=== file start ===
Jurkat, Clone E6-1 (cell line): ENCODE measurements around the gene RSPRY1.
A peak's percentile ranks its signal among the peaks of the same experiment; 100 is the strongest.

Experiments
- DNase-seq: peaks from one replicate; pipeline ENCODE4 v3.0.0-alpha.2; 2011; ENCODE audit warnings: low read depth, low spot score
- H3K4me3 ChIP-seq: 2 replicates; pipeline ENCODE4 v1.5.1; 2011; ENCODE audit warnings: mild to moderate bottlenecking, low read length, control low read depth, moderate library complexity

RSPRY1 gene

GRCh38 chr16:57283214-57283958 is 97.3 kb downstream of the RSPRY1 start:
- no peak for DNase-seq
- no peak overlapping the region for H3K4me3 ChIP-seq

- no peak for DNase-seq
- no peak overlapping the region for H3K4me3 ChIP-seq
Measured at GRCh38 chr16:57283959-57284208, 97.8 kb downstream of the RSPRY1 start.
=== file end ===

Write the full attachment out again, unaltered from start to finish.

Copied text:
Jurkat, Clone E6-1 (cell line): ENCODE measurements around the gene RSPRY1.
A peak's percentile ranks its signal among the peaks of the same experiment; 100 is the strongest.

Experiments
- DNase-seq: peaks from one replicate; pipeline ENCODE4 v3.0.0-alpha.2; 2011; ENCODE audit warnings: low read depth, low spot score
- H3K4me3 ChIP-seq: 2 replicates; pipeline ENCODE4 v1.5.1; 2011; ENCODE audit warnings: mild to moderate bottlenecking, low read length, control low read depth, moderate library complexity

RSPRY1 gene

GRCh38 chr16:57283214-57283958 is 97.3 kb downstream of the RSPRY1 start:
- no peak for DNase-seq
- no peak overlapping the region for H3K4me3 ChIP-seq

- no peak for DNase-seq
- no peak overlapping the region for H3K4me3 ChIP-seq
Measured at GRCh38 chr16:57283959-57284208, 97.8 kb downstream of the RSPRY1 start.